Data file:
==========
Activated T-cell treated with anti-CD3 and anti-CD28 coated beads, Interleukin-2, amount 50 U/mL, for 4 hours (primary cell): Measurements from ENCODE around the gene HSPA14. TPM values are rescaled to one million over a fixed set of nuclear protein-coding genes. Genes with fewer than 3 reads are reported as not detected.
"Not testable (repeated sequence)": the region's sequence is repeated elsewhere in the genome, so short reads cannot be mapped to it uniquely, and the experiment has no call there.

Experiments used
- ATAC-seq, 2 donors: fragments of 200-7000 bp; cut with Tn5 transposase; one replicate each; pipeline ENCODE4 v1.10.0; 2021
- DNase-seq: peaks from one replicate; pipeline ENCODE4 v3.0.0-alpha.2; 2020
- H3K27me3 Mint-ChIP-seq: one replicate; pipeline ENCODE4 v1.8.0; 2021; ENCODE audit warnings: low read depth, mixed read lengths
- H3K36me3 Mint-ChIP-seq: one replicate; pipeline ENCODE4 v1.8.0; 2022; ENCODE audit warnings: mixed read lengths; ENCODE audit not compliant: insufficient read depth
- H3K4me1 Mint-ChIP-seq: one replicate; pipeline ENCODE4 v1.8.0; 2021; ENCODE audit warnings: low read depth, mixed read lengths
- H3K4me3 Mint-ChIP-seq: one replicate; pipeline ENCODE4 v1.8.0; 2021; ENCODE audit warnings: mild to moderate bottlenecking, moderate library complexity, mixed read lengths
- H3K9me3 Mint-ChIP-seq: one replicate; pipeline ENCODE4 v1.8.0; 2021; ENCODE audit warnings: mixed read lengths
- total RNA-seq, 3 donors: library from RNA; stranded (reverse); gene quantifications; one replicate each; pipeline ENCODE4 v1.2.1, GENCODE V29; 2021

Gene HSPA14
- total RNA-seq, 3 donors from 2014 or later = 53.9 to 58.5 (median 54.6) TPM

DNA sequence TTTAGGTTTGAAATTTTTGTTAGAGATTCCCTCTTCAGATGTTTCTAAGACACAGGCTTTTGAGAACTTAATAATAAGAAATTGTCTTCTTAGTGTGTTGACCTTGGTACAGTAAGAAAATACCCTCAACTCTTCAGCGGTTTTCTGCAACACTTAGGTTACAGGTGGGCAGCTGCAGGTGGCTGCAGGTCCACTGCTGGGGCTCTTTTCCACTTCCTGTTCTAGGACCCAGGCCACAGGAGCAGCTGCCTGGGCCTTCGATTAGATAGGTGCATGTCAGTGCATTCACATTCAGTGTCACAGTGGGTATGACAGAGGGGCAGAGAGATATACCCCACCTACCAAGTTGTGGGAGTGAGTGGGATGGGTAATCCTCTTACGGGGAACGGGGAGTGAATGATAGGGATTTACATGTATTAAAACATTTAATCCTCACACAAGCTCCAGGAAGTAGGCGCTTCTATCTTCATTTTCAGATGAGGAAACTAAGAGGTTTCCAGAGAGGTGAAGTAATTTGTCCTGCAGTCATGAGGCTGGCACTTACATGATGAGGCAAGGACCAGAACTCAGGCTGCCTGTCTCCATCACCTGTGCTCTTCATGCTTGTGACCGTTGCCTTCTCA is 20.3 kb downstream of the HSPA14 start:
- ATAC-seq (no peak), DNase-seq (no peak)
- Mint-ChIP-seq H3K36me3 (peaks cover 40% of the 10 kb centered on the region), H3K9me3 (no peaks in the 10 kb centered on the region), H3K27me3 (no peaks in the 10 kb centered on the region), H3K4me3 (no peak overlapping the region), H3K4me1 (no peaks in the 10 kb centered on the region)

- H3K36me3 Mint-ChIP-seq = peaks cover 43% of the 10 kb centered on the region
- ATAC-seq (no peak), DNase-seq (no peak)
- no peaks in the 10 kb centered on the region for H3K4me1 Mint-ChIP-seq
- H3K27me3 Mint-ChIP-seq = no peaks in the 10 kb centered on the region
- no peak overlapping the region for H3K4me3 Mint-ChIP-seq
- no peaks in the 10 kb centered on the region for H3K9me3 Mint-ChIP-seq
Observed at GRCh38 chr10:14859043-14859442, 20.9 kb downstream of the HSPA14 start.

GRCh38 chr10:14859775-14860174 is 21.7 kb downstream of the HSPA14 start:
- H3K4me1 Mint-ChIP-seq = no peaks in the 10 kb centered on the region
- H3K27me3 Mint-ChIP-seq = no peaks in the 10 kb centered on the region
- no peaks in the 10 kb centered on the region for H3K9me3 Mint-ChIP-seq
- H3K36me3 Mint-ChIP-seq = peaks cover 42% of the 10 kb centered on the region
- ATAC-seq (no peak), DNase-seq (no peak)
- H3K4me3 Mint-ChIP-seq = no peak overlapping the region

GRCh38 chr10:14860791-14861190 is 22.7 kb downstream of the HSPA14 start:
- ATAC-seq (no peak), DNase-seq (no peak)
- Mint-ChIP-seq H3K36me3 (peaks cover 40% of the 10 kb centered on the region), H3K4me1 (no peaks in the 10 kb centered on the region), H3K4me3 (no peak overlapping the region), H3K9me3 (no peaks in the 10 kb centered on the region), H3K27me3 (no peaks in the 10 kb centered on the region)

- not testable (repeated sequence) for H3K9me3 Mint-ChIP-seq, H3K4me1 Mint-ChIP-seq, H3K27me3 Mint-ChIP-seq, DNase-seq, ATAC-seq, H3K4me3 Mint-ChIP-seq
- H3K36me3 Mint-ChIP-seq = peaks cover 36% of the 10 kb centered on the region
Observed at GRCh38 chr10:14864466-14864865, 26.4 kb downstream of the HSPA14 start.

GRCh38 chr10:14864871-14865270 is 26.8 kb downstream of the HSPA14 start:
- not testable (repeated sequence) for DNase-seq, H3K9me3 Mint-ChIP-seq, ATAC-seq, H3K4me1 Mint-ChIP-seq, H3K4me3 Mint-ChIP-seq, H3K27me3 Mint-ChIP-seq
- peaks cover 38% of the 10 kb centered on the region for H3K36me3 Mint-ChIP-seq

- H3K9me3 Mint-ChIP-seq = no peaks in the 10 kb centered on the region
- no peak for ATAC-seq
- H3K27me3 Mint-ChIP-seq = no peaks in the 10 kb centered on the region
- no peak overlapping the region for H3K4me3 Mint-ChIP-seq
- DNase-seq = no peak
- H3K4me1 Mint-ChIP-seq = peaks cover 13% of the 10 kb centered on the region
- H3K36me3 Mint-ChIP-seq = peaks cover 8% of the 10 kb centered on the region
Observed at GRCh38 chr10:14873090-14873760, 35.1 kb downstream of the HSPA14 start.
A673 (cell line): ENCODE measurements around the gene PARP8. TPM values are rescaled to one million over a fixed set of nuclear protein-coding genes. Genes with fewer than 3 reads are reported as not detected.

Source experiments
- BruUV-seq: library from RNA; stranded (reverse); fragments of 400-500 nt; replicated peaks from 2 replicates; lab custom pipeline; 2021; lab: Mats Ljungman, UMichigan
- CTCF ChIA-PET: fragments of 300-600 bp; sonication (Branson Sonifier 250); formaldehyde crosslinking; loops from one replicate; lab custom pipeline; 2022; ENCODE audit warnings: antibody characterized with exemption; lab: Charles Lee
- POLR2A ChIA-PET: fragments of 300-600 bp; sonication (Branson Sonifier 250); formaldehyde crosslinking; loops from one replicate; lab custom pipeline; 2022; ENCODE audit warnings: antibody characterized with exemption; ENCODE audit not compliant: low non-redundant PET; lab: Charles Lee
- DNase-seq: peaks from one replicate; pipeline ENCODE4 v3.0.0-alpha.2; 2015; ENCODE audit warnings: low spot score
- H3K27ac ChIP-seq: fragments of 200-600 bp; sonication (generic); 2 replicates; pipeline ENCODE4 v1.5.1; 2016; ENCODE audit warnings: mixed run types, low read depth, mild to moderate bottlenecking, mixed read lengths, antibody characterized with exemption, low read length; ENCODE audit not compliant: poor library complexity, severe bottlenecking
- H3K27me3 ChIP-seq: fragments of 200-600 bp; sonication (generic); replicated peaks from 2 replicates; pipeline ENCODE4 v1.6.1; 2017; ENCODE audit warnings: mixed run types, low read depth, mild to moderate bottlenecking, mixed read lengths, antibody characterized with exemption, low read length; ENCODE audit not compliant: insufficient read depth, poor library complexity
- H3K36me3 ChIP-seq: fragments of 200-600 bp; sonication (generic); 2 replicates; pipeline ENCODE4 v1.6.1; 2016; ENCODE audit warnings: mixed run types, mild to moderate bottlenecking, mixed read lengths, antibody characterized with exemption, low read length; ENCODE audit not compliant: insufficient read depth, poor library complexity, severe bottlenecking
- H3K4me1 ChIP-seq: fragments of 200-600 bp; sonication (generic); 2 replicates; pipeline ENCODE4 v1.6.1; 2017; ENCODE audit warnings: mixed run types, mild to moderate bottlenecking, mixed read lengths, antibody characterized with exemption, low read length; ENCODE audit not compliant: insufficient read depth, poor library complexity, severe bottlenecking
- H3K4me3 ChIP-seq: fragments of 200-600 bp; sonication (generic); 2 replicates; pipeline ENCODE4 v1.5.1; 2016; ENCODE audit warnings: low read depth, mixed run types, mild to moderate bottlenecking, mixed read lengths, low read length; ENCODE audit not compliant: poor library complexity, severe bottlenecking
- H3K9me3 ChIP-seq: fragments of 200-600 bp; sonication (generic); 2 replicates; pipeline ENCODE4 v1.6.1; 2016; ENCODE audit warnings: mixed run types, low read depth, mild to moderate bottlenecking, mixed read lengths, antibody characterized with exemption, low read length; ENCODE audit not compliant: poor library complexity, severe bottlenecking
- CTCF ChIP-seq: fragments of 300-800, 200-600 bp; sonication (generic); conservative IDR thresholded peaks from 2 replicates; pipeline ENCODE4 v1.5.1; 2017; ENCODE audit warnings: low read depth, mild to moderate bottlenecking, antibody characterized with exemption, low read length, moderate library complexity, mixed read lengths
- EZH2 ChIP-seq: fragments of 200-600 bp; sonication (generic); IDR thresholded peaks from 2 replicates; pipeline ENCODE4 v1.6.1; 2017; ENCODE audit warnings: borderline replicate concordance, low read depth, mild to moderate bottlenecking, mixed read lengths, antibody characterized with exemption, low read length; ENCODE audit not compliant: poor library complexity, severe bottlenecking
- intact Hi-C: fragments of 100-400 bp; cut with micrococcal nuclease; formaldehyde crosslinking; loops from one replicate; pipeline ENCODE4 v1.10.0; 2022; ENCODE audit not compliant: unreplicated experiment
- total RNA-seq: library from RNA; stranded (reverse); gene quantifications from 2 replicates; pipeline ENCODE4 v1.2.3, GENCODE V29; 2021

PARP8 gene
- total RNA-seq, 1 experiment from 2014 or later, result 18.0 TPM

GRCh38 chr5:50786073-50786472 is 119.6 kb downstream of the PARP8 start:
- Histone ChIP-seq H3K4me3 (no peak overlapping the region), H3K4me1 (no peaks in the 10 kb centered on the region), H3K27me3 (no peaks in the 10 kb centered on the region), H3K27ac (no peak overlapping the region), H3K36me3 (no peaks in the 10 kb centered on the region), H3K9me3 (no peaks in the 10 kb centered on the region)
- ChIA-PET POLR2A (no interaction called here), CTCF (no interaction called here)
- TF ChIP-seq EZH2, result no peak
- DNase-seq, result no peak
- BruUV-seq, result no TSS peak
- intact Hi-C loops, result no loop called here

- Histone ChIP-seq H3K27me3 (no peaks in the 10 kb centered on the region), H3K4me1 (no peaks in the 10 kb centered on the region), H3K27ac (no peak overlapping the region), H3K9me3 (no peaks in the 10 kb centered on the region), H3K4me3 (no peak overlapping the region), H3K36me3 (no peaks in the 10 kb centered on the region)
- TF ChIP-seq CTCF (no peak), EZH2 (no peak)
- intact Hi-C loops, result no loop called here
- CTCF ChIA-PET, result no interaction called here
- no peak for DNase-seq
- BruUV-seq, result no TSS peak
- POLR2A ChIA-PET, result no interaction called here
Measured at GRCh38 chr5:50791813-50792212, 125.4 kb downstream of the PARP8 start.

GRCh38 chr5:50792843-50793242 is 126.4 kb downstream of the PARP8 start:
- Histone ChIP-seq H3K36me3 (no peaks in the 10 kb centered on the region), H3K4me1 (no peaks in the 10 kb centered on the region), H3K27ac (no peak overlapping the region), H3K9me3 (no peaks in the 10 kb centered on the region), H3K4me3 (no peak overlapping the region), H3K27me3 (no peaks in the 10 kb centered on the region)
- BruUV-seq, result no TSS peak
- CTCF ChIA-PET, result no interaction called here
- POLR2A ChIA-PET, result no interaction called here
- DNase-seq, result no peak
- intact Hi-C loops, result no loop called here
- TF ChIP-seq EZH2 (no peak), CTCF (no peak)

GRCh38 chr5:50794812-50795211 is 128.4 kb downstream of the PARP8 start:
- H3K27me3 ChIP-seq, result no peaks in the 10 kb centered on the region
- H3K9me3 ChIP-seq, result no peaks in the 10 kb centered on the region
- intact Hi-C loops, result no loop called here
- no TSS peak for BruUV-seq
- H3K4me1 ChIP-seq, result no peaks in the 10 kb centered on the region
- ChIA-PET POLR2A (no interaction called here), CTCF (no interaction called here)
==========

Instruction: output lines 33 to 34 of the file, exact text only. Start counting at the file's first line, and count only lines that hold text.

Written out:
- Mint-ChIP-seq H3K36me3 (peaks cover 40% of the 10 kb centered on the region), H3K4me1 (no peaks in the 10 kb centered on the region), H3K4me3 (no peak overlapping the region), H3K9me3 (no peaks in the 10 kb centered on the region), H3K27me3 (no peaks in the 10 kb centered on the region)

- not testable (repeated sequence) for H3K9me3 Mint-ChIP-seq, H3K4me1 Mint-ChIP-seq, H3K27me3 Mint-ChIP-seq, DNase-seq, ATAC-seq, H3K4me3 Mint-ChIP-seq